Through the foliage of strategically placed trees at the National Gallery of Art's West Garden Court, Alessandra Marc appeared Sunday in a black dress with shiny rose imprints, suggesting camouflage. But Marc, a truly grand soprano and classical music all-star with a huge, radiant voice, couldn't be missed. Indeed, her voice was far bigger than the venue, causing at times a good deal of distorting reverberation.
Accompanied by impeccable pianist David Chapman, Marc was the featured artist at the second concert of the National Gallery's 63rd season.
Beethoven's occasionally enjoyable "Ah! Perfido!" was followed by Alban Berg's "Seven Early Songs," the evening's highlight. Marc's voice was perfectly suited for these pieces, and its raw power was aptly and gently employed. She made such a good case for them that I would not be surprised if many audience members, usually disinclined toward music from the Second Viennese School (Schoenberg, Berg, Webern) later sought a recording of them.
A Tosca excerpt -- "bravoed" at maximum decibels -- followed, and the second half's works by Gershwin, Richard Rodgers and Carlisle Floyd were popular sweets but less suited to her singing. Gershwin doesn't need that much operatic bombast, nor does "The Sound of Music's" "Climb Ev'ry Mountain." With her instrument, used to greater effect, Marc could have sung poor Julie Andrews right off a cliff -- but who cares after that sublime Alban Berg.
-- Jens Laurson
Fairport Convention, which played the Birchmere on Sunday, has an identity problem. It's not just the big-fish, small-pond issue of having pioneered and triumphed in the obscure genre of English folk-rock. (Simon Nicol, the group's only remaining original member, introduced "Crazy Man Michael" as "a song that attempted to bridge the gap between traditional song and contemporary music by stealing from them both.") It's that the members must simultaneously please the fans who have been listening since the mid-1960s and please themselves as continuously working musicians.
Guitarist Nicol and bassist Dave Pegg, another longtime member, protest too much about their ages; their music is ageless. The group blended the expected selection of old favorites such as "Michael" with compositions by other contemporary British musicians. Ralph McTell's song "The Hiring Fair," a slow, rural ballad with a happy ending, benefited from Nicol's sonorous vocals and a soaring bridge by Pegg on bass and Ric Sanders on fiddle. Singer and multi-instrumentalist Chris Leslie brought out many of his own compositions, including "I'm Already There." Percussionist Gerry Conway matched his fellows for instrumental prowess.
If the traditional song "Matty Groves" -- about which Nicol quipped, "We started doing this in 1969, so it's even more traditional now" -- took a self-indulgent route, lurching from Britfolk into reggae and back again, and featuring several musical and sight gags, it was no problem for the faithful crowd. Whether it wins new converts, Fairport's skill and energy in its chosen genre will surely endure at least as long as its members can raise their voices and move their fingers.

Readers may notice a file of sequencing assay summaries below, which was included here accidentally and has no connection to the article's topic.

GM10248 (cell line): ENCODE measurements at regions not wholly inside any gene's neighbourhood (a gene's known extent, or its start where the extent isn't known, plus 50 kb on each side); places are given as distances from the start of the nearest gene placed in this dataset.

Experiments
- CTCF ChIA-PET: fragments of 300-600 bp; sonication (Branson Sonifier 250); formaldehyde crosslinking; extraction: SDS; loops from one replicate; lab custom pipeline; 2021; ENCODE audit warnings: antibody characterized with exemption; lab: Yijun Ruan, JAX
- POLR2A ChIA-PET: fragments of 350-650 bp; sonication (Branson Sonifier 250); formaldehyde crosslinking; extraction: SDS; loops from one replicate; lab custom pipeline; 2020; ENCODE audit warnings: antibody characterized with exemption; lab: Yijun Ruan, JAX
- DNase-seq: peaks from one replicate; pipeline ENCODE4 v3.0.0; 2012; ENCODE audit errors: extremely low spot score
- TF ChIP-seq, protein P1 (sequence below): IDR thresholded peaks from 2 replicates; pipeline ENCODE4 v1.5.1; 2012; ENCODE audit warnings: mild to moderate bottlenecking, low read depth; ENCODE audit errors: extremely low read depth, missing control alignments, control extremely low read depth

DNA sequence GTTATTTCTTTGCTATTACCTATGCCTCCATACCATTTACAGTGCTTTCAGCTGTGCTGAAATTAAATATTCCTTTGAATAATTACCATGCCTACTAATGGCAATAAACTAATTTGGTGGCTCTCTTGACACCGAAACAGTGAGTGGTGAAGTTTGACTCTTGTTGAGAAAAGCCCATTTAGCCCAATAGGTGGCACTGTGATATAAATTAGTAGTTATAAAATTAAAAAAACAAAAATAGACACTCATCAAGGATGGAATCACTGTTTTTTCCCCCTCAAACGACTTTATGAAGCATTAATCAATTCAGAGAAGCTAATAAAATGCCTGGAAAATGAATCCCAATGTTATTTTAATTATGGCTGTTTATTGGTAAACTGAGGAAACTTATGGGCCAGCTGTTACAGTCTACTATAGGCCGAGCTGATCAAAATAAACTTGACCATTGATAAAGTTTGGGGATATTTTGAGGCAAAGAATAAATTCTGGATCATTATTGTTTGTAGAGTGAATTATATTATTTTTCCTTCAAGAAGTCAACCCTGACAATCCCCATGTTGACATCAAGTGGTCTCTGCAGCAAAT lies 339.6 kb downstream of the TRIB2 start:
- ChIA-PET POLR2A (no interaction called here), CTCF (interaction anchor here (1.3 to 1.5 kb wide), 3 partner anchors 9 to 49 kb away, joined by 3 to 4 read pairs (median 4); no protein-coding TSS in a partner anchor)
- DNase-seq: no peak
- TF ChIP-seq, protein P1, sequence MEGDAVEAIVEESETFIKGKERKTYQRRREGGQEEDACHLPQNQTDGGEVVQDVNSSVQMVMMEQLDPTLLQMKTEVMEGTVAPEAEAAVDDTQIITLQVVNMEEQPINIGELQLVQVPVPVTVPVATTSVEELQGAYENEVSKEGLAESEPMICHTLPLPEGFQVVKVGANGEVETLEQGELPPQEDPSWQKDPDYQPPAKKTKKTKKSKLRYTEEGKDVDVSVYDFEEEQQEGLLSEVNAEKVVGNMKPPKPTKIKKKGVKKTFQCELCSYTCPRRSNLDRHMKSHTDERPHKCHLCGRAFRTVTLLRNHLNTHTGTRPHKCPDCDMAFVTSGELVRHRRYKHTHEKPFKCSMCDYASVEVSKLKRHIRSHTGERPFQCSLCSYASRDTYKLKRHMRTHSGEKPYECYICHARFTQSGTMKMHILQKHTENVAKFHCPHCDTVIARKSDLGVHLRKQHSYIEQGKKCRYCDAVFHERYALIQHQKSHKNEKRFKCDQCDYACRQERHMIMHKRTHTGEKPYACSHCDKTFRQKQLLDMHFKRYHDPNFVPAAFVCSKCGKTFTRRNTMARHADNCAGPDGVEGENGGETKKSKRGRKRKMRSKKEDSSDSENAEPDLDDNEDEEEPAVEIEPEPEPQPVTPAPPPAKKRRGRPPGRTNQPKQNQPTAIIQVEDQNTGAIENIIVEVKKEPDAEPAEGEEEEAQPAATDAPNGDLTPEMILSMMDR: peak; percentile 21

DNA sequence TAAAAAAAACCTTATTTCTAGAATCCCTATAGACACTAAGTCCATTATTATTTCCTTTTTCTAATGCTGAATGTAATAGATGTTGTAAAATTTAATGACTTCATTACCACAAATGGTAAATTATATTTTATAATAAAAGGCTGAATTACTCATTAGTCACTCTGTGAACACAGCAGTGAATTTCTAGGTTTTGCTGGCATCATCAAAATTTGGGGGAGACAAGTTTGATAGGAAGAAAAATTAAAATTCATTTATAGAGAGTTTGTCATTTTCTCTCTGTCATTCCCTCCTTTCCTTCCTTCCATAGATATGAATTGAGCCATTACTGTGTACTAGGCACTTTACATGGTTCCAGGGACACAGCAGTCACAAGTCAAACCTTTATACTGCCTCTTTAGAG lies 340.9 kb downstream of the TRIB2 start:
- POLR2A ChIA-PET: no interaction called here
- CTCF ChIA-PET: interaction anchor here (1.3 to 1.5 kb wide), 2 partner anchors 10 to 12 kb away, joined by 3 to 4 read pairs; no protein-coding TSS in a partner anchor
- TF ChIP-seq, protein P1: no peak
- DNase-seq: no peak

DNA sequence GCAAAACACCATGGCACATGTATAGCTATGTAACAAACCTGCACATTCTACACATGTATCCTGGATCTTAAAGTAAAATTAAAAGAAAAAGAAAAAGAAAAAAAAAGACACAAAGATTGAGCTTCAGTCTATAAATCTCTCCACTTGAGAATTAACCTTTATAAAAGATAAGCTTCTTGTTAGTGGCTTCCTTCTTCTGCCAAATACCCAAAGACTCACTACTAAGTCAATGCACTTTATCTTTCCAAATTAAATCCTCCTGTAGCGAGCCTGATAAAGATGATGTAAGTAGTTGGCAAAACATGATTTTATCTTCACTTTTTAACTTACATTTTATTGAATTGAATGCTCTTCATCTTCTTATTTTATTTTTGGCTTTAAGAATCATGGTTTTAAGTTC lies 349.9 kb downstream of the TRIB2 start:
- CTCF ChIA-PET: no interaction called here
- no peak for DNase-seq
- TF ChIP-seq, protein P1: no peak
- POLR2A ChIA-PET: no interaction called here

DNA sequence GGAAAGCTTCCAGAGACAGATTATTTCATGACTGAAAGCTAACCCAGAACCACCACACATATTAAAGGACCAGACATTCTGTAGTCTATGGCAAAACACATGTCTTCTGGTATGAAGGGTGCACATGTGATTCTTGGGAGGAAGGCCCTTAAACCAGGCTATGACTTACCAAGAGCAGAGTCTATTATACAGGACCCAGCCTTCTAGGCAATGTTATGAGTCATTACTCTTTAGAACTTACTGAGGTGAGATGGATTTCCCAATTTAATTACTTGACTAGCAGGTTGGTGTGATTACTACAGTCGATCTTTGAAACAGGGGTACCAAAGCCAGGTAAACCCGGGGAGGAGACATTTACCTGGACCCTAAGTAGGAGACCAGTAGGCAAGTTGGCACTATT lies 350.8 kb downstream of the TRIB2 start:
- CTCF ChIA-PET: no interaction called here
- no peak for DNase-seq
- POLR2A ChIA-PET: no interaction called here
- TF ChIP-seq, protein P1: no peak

-- Pamela Murray Winters
Lise de la Salle
Sixteen-year-old French pianist Lise de la Salle chose forbiddingly difficult works of Bach and Liszt for her local debut, presented Sunday afternoon by Young Concert Artists of Washington at the Kennedy Center's Terrace Theater. It was a daring choice for such a young pianist to dive into the deep end of the repertory, but de la Salle played so well that, for much of the concert, it was the audience that had to remember to breathe.
De la Salle's Bach showed an apparent inclination towards Liszt. The Toccata in D, BWV 912, and two choral preludes in transcriptions by Busoni received choppy, somewhat stiff performances. However, she tore headlong into Bach's Chromatic Fantasy and Fugue in D Minor, BWV 903 (a work beloved by Liszt), bringing real fire to its cascading scales, disorienting harmonies and close-interval counterpoint, and gave Liszt's transcription of the Organ Prelude and Fugue in A Minor, BWV 543, a similarly rousing performance.
With expectations thus raised for the Liszt half of the program, de la Salle, if anything, exceeded them. She found the delicate rapture in the "Sonetto del Petrarca" No. 104, painted vivid pictures of the waves crashing over Saint Francis de Paola in the "Legend" No. 2, and even plumbed the existential unease in the tritone-saturated "La Lugubre Gondola" No. 1. De la Salle closed the concert with that showiest of showcases, the "Mephisto" Waltz No. 1, and after a brief, pregnant pause launched its opening, repeated chords in the highest of spirits and at breakneck speed; the exhilaration didn't let up for a second until her hands came off the keyboard and everyone could finally come up for air.
-- Andrew Lindemann Malone